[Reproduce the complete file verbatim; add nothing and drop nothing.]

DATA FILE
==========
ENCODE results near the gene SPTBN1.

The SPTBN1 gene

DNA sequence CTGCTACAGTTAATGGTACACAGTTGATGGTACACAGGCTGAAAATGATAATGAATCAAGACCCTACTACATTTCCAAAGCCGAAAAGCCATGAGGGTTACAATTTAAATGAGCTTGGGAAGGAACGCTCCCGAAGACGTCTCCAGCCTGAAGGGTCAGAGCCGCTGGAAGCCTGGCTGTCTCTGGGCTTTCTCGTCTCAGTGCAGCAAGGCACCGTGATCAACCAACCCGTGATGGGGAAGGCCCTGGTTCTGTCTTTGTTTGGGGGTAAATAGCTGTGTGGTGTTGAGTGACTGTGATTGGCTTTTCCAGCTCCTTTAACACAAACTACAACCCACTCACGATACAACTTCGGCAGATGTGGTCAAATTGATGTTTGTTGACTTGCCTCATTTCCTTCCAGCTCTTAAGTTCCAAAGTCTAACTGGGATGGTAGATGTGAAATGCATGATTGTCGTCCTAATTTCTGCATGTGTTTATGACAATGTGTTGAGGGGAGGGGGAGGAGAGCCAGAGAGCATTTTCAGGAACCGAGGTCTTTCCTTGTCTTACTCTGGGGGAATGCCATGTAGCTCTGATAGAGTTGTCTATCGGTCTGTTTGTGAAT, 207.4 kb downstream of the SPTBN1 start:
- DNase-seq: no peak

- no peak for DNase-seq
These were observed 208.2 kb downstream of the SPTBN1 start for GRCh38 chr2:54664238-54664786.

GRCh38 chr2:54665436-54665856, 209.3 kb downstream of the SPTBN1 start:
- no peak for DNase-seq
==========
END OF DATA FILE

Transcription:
ENCODE results near the gene SPTBN1.

The SPTBN1 gene

DNA sequence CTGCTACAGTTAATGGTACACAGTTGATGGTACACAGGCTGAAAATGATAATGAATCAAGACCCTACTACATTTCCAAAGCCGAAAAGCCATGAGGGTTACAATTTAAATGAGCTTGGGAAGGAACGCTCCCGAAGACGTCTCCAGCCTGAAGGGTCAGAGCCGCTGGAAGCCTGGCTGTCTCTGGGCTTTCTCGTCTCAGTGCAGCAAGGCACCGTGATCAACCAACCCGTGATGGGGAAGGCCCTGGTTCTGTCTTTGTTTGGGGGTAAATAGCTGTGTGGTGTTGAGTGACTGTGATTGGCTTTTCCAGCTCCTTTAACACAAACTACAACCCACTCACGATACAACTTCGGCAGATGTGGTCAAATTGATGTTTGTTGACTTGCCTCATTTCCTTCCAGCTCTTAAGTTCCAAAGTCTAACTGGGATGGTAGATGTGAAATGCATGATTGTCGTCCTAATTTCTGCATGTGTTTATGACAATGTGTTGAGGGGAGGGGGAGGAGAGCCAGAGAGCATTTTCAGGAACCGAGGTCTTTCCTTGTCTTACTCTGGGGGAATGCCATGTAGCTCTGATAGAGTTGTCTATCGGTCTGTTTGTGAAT, 207.4 kb downstream of the SPTBN1 start:
- DNase-seq: no peak

- no peak for DNase-seq
These were observed 208.2 kb downstream of the SPTBN1 start for GRCh38 chr2:54664238-54664786.

GRCh38 chr2:54665436-54665856, 209.3 kb downstream of the SPTBN1 start:
- no peak for DNase-seq